As we increase our DMA coverage of the network, we will use Takadu to direct our active leak detection, rather than just sweeping through the network. We're also trialing residential smart meters to include billing into Takadu.
Germán, Sedapal: I’m convinced that sectorization alone is important, but it is more important if there were a tool that manages the big data that it creates. The information that you can have about the sectors, pressures, flows is so great that doing it manually is quite tedious, and tools like Takadu that analyze historical information, big data, and generate trend leakage are important. That is why we at Sedapal believe that we must implement a big data analysis system to be able to complement the advanced sectorization that we already have.
Darren, Sydney Water: If we were designing a system from scratch, we’d aim for full coverage of DMAs across our network. But given some of our massive gravity systems, and the complexity with doing that, it’s too complex. We are starting to roll out digital meters, so there is an opportunity to incorporate pressure sensors into some of them. We’d have at least one pressure sensor within each isolation block of around 20 to 30 properties, which would give us a real ability to pinpoint where something may have happened.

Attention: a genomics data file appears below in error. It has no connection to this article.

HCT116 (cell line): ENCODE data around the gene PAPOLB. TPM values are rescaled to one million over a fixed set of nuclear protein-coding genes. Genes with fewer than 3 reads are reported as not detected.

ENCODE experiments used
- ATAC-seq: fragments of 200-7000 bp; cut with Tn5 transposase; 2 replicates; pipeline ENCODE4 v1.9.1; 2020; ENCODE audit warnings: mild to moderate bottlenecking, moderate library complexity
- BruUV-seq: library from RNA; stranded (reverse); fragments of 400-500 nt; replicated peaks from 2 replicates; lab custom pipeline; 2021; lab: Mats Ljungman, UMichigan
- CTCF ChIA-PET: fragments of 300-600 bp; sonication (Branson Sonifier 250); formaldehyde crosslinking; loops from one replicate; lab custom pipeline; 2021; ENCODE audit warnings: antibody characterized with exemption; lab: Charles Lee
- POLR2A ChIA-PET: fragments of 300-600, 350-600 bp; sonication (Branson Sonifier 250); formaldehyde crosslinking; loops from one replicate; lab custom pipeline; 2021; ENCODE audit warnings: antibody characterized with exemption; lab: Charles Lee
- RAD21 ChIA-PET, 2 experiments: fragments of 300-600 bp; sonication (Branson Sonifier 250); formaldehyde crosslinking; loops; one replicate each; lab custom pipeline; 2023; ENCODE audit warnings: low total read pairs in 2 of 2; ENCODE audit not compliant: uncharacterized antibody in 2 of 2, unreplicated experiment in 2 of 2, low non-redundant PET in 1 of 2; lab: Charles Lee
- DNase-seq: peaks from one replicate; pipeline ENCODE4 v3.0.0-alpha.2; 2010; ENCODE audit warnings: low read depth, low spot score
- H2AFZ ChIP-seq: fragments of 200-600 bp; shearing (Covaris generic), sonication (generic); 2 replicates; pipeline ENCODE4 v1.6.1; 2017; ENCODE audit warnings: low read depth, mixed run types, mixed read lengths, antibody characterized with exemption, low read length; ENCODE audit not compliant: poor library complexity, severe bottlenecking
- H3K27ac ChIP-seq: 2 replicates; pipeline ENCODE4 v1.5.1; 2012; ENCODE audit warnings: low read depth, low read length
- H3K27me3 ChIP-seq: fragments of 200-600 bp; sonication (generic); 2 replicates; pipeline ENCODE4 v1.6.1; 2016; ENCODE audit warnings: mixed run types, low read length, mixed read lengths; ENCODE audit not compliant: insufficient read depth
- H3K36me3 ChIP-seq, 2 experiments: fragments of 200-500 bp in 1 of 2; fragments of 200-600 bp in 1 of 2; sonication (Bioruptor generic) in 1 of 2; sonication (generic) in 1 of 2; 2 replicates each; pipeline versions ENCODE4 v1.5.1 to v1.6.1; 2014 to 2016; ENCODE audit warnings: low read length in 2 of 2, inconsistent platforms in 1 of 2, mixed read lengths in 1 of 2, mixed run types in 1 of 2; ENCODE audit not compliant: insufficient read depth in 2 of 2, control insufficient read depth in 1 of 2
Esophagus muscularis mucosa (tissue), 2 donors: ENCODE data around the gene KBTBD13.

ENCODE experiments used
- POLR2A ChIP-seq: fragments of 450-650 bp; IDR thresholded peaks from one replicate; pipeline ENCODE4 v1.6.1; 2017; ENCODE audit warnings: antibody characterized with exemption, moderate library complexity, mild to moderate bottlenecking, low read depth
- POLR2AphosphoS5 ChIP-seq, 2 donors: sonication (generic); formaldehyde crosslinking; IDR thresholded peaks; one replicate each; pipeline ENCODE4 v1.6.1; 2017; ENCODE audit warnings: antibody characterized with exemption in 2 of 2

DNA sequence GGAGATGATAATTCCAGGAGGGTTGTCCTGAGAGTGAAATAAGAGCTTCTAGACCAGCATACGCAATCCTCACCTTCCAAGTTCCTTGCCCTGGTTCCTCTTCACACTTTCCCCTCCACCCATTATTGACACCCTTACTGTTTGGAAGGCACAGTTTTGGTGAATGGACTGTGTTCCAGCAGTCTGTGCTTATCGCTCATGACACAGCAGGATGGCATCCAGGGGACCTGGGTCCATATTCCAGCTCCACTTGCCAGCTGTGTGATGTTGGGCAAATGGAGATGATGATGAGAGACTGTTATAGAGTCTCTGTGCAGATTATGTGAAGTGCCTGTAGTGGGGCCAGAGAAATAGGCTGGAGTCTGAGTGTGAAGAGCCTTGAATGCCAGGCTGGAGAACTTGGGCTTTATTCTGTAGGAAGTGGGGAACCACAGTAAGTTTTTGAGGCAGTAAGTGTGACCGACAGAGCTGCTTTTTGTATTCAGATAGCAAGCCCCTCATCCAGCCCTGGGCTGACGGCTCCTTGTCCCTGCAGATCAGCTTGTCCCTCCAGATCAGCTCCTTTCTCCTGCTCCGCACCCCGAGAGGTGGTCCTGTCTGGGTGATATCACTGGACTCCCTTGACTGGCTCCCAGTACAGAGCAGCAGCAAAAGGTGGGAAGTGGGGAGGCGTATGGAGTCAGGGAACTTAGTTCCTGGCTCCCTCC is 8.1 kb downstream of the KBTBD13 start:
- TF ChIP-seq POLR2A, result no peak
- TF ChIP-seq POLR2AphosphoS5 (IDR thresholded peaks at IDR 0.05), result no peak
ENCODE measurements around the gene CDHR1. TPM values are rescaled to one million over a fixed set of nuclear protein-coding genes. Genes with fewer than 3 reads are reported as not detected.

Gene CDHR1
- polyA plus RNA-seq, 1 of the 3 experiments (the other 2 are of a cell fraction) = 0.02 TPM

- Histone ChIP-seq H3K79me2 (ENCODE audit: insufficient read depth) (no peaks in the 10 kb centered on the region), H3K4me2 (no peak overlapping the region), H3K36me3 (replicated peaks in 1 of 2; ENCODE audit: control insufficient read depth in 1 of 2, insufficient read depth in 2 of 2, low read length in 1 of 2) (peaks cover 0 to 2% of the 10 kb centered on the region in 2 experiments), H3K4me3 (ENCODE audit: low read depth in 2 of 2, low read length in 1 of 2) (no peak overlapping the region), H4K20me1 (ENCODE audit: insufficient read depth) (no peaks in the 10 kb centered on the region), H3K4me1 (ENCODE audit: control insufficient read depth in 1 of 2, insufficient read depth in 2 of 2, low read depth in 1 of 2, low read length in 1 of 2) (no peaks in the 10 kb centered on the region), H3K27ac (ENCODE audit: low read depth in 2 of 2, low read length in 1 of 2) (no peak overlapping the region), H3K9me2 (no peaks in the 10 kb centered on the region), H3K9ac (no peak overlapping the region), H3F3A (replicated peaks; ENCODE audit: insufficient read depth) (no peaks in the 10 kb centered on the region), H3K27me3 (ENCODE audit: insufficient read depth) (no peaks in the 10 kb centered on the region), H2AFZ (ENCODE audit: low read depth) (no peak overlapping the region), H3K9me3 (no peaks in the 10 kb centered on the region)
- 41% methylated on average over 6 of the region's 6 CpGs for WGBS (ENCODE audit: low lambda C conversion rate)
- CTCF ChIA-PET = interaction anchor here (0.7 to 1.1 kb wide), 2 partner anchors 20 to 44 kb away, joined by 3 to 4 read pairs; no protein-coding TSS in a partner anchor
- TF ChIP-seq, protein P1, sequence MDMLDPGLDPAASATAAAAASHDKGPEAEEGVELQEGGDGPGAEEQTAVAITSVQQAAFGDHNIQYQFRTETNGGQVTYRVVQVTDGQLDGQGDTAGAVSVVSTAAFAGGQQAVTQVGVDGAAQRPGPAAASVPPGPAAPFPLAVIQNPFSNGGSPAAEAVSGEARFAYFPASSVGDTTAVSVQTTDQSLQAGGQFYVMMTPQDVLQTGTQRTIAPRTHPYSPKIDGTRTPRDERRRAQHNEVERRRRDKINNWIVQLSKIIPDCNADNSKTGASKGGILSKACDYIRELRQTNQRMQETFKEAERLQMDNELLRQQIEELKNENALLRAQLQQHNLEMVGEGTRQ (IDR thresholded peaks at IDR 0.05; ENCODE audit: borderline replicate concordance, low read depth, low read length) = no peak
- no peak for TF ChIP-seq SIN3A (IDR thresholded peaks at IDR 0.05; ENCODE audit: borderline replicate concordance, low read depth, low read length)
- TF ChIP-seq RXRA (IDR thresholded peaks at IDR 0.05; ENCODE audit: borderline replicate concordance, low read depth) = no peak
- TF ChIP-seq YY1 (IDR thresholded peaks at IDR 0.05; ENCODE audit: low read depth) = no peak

A note from the TaKaDu team
It’s commonly said you can’t manage what you don’t measure, and you can’t measure what you don’t monitor. In line with that, district metered areas (DMAs) are fundamental to effective management of any water network. The insights shared above highlight that every utility approaches sectorization slightly differently and that DMA development is an ongoing process. For more insights and recommendations on how to approach sectorization – including a formula for calculating the ideal DMA size, see our in-depth article on DMA strategies.
About the From the Field series
Hearing from peers in other water utilities is one of the best ways to get new ideas and gain more understanding about issues and trends. Each From the Field article provides a platform for water professionals to share their thoughts on a particular topic.
This is the 4th article in the series. Read the previous articles:
- What Happens when you start bridging silos?
- Top Priorities 2022-2023
- How Utilities are Coping with Covid.
If you have ideas for other topics you would like to hear a range of views about, please let us know. And remember to check back here soon for the next article in the series.